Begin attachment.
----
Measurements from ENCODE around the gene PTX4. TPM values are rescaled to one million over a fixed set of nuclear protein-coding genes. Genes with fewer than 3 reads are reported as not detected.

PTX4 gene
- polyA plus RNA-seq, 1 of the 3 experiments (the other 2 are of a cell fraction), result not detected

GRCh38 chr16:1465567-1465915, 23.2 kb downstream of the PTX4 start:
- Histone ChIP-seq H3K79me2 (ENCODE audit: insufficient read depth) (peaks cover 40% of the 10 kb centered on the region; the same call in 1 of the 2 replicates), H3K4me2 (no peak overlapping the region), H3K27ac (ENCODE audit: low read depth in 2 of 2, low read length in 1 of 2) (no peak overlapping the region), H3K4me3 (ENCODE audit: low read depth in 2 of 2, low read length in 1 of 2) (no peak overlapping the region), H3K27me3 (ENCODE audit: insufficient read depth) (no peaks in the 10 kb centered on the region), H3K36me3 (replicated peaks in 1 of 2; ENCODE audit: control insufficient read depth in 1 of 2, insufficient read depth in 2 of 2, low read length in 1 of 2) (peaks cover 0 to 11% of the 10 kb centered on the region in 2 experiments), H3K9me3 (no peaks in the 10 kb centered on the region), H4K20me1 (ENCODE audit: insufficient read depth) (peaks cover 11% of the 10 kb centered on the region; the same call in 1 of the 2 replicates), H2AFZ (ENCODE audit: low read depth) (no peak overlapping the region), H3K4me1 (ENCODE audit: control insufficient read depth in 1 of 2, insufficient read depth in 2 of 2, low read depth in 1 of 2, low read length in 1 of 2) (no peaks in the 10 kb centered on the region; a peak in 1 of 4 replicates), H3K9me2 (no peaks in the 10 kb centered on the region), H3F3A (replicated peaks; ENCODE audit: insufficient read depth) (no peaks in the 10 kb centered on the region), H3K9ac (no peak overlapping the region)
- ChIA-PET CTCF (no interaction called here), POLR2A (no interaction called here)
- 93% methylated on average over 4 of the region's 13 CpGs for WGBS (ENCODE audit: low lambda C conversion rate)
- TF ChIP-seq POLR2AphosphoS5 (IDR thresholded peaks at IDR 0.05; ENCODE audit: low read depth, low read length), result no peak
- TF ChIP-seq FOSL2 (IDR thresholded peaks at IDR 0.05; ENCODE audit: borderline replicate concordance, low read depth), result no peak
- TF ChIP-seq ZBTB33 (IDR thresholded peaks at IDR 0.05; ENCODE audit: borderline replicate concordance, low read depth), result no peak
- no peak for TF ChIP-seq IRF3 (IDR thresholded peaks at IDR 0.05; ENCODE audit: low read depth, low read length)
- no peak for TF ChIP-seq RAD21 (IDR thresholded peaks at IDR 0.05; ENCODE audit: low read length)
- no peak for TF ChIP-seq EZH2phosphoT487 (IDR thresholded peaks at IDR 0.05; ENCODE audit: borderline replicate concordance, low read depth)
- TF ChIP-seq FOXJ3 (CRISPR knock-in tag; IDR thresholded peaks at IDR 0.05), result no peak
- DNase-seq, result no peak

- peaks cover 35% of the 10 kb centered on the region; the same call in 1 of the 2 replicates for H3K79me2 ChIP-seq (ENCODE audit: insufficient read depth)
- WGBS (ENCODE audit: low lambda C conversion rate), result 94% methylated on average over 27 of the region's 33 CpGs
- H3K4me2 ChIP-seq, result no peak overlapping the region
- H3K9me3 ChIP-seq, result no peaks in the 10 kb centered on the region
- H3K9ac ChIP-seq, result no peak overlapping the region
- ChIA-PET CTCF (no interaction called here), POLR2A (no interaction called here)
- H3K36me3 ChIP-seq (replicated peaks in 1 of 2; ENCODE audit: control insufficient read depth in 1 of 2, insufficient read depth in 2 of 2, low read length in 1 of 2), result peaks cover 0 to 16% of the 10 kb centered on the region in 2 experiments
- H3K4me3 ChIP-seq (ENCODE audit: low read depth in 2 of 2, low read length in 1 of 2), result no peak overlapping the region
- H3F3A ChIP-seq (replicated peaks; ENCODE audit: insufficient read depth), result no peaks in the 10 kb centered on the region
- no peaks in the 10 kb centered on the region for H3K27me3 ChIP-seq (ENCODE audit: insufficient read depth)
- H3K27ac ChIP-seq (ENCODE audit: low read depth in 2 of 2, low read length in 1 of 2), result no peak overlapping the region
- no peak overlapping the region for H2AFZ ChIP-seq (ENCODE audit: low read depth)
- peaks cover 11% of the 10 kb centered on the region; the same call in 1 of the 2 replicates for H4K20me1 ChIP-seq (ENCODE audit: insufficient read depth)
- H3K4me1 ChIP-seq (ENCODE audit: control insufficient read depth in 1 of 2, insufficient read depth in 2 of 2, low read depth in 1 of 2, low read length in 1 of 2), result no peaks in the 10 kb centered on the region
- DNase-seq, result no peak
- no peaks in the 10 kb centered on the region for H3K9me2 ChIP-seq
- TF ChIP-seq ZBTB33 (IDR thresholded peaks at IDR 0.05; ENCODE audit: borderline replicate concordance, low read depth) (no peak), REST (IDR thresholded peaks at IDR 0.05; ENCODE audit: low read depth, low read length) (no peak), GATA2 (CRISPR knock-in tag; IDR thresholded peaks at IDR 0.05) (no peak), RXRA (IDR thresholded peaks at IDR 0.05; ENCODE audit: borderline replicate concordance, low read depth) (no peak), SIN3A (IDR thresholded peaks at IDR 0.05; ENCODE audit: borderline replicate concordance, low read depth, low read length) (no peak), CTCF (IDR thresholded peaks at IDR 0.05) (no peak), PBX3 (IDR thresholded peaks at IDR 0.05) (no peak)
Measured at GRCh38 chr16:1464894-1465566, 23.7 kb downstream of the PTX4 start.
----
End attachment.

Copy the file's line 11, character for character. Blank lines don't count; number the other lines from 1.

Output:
- no peak for TF ChIP-seq IRF3 (IDR thresholded peaks at IDR 0.05; ENCODE audit: low read depth, low read length)